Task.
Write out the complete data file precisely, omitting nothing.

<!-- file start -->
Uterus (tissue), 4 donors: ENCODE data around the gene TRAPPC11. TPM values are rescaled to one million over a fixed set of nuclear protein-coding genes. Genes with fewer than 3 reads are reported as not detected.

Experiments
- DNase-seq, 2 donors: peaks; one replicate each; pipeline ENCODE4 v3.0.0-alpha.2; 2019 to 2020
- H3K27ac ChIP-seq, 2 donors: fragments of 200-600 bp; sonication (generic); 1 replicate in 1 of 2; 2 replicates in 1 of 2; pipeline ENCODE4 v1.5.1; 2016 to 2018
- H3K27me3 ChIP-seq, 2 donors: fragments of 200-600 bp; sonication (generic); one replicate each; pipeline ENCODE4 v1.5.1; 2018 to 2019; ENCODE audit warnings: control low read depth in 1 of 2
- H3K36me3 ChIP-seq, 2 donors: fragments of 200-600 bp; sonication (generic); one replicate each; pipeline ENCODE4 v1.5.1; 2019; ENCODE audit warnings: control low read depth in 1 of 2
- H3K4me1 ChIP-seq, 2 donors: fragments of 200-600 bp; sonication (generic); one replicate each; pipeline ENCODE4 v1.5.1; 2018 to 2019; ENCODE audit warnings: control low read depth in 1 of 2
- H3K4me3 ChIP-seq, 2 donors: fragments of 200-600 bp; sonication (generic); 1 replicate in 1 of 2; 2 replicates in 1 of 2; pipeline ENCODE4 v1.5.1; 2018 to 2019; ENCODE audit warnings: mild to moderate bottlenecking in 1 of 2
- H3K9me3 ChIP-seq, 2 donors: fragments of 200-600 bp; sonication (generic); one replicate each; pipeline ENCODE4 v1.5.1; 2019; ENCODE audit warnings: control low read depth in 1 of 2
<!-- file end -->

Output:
Uterus (tissue), 4 donors: ENCODE data around the gene TRAPPC11. TPM values are rescaled to one million over a fixed set of nuclear protein-coding genes. Genes with fewer than 3 reads are reported as not detected.

Experiments
- DNase-seq, 2 donors: peaks; one replicate each; pipeline ENCODE4 v3.0.0-alpha.2; 2019 to 2020
- H3K27ac ChIP-seq, 2 donors: fragments of 200-600 bp; sonication (generic); 1 replicate in 1 of 2; 2 replicates in 1 of 2; pipeline ENCODE4 v1.5.1; 2016 to 2018
- H3K27me3 ChIP-seq, 2 donors: fragments of 200-600 bp; sonication (generic); one replicate each; pipeline ENCODE4 v1.5.1; 2018 to 2019; ENCODE audit warnings: control low read depth in 1 of 2
- H3K36me3 ChIP-seq, 2 donors: fragments of 200-600 bp; sonication (generic); one replicate each; pipeline ENCODE4 v1.5.1; 2019; ENCODE audit warnings: control low read depth in 1 of 2
- H3K4me1 ChIP-seq, 2 donors: fragments of 200-600 bp; sonication (generic); one replicate each; pipeline ENCODE4 v1.5.1; 2018 to 2019; ENCODE audit warnings: control low read depth in 1 of 2
- H3K4me3 ChIP-seq, 2 donors: fragments of 200-600 bp; sonication (generic); 1 replicate in 1 of 2; 2 replicates in 1 of 2; pipeline ENCODE4 v1.5.1; 2018 to 2019; ENCODE audit warnings: mild to moderate bottlenecking in 1 of 2
- H3K9me3 ChIP-seq, 2 donors: fragments of 200-600 bp; sonication (generic); one replicate each; pipeline ENCODE4 v1.5.1; 2019; ENCODE audit warnings: control low read depth in 1 of 2